This peculiar faith that we confess at each Sunday Eucharist, this Triune God Through whom, and With whom, and In whom we pray, is the very sea in which Christians swim. It is the bath that makes possible our regeneration. It is the nectar that feeds our divine communion. It is the pattern for tracing our identity and it is the lamp unto our feet as we move forward into our personal and collective tomorrow.
Our Trinitarian faith reveals the mystery of God in terms of personhood, something to which we can easily relate and with which we can easily identify. Because God is truly other than us, something for example that Eastern religions do not posit, a real relationship, as in person-to-person relationship, is possible with God – a relationship of true mutuality.
The even better news is that we have all been invited into an intimate and even spousal relationship with the One who is Holy. When we celebrate the Eucharist, if you will allow the metaphor, God is making love with us and we, if we would but surrender to the moment and give flight to our hungering souls and desiring hearts can be caught up in this romantic and passionate embrace.
Our Trinitarian faith also reveals the mystery of God as a community of persons – Father, Son, and Spirit. It reveals that any “God and me” relationship that would be exclusive, as in so much piety that attempts to pass as Christian, is grossly inauthentic. Our spousal relationship with God is only real if it is generative of life beyond simple mutuality.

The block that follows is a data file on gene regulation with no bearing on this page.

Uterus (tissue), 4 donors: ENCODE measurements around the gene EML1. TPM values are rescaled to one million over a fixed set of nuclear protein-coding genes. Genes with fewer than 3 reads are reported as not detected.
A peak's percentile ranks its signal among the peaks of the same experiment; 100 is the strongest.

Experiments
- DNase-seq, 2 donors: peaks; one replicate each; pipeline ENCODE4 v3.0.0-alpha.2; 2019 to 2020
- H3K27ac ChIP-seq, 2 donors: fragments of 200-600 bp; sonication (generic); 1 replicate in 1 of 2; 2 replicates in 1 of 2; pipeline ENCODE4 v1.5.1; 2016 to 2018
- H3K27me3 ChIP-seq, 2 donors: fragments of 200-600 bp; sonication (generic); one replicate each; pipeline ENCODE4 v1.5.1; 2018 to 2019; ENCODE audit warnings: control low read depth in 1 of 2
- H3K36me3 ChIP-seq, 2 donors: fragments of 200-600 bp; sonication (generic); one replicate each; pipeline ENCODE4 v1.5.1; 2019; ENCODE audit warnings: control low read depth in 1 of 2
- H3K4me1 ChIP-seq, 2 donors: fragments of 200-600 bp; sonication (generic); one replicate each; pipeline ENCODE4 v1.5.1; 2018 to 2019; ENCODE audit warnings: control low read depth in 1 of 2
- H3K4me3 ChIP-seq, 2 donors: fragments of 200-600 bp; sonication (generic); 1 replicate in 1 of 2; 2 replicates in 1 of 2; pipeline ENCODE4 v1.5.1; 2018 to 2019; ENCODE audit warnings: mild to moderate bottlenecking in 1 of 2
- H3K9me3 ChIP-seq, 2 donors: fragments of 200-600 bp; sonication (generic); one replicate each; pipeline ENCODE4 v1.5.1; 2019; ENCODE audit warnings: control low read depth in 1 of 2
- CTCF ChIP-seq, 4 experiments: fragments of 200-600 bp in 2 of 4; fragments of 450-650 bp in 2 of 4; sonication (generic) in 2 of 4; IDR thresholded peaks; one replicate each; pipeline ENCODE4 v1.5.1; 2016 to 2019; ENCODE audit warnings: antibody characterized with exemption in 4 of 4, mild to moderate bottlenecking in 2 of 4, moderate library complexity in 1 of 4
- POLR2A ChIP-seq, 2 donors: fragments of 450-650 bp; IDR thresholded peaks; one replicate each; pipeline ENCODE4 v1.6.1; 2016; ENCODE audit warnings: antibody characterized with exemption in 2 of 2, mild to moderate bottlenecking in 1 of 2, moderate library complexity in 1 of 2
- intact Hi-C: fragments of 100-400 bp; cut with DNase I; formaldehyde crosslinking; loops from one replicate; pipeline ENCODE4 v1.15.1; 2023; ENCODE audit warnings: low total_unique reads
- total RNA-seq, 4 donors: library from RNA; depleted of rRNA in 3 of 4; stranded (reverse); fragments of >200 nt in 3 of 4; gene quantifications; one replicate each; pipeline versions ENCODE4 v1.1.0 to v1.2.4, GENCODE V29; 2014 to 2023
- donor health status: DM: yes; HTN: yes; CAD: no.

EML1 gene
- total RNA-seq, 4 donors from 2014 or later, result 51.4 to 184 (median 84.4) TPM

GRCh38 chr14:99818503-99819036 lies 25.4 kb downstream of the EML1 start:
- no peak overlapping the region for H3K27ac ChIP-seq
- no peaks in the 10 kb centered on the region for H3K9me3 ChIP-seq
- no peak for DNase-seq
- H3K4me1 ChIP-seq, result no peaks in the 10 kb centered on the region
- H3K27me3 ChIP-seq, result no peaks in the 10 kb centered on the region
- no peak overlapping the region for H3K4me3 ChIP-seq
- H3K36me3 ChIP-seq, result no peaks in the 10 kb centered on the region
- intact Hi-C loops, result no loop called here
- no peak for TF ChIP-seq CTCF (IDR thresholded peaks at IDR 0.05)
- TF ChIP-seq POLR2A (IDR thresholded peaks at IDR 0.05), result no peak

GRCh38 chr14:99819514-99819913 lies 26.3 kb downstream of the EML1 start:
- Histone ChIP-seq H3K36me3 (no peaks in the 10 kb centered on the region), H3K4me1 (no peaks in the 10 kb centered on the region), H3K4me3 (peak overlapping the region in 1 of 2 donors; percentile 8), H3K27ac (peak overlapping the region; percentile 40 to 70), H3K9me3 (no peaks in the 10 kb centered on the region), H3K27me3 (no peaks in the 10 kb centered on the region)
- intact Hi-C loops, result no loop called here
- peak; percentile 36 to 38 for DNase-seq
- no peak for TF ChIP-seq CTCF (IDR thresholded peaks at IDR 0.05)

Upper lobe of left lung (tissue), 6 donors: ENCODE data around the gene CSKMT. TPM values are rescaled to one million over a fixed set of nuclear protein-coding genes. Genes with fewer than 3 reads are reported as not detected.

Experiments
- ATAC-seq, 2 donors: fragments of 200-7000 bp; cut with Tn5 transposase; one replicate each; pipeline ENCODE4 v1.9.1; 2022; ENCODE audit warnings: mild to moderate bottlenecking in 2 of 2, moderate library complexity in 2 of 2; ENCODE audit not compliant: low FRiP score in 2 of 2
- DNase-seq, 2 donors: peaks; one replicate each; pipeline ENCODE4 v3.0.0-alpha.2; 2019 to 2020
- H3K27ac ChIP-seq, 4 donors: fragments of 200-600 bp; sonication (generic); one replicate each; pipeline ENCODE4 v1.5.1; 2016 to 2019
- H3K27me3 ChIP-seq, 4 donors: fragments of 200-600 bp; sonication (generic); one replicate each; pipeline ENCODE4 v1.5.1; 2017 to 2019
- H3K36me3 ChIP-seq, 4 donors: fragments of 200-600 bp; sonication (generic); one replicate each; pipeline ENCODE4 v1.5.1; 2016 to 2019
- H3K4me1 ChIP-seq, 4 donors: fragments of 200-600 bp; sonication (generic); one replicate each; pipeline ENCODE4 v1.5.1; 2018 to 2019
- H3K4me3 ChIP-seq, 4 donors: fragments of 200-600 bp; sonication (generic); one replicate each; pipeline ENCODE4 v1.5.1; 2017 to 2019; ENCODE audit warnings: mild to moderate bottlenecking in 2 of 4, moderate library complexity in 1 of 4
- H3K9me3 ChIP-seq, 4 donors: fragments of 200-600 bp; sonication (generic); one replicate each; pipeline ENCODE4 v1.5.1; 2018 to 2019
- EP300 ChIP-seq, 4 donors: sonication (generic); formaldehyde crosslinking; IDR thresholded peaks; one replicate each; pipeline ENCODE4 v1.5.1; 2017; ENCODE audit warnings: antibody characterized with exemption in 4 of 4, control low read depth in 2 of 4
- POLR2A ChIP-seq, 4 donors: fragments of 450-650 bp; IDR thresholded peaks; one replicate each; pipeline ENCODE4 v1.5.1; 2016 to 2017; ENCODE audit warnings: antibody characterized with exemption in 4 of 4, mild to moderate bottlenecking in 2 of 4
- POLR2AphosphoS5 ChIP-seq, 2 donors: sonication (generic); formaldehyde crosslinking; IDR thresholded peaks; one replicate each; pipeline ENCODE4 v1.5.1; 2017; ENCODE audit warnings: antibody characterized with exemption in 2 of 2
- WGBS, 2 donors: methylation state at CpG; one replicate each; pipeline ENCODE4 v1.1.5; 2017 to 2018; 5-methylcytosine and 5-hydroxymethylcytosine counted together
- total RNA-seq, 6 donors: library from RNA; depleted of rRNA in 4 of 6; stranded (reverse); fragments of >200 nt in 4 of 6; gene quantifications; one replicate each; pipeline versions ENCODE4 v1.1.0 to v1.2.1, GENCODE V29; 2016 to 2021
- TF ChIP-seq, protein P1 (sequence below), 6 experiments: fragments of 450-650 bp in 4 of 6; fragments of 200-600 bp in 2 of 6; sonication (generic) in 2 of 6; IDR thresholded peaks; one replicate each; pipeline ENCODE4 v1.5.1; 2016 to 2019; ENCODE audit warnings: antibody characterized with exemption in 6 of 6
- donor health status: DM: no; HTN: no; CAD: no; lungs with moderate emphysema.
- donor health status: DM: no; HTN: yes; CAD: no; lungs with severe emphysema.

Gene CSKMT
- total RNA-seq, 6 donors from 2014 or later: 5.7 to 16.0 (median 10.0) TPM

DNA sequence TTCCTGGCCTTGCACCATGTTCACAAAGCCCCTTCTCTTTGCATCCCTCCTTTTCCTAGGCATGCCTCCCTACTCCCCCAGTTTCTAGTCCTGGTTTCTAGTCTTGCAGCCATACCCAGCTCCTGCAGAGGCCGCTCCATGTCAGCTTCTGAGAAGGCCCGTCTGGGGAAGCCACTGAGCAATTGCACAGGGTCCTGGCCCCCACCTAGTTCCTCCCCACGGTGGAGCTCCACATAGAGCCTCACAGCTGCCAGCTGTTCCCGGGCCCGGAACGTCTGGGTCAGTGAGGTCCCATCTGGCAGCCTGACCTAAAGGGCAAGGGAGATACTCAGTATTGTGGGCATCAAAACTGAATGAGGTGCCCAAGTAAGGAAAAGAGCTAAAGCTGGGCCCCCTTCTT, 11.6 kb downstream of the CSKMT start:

There is no being a Christian apart from being in community. The church is not an option – it is a necessity for an authentic Christian identity and for an authentic spirituality. While to be spiritual and not religious is in vogue, I am afraid that spirituality without commitment to a faith community, and the pattern of discipline and observance that is thereby engaged, for the good of the community – such spirituality is hollow. To paraphrase scripture, The one who says that he loves the God whom he cannot see, but takes no account of the sister or brother he can see, is a liar.
Finally, because our Trinitarian faith, reveals the mystery of God as personal and interpersonal and communal, we alone among religious people can affirm without hesitation or reservation that God is Love. That Love is eternal. That Love has no beginning, and that it has no end. Or as Paul says, “The greatest of these is Love and Love ever dies.”
A God who does not subsist as a community of distinct persons – as is posited by the two other monotheistic faiths, namely, Judaism and Islam – such as God cannot be said to be Love. For love, after all, requires real otherness – does it not? A non-Trinitarian monotheist cannot posit the eternal God, who pre-exists his creation, to be Love, and cannot receive and appreciate creation as the generative expression of the eternal loving that has always been going on between the Father and the Son and the Spirit. And that creation is born of that love.
Yes, the mystery of the Most Holy Trinity is the mystery in which we live and move and have our being. We live and move and have our being in the eternal loving that has always been going on between the Father and the Son and the Spirit. Living into, embracing, taking delight, and finding our joy in a Trinitarian expression and experience of life is the very fullness of life. Loving the person we are, loving the persons with whom we are given to share life, and loving the community of faith – is the very fullness of life. And dying into this mystery is to come to know the bliss of life eternal.
The Rev. Frank J. Alagna
June 12, 2022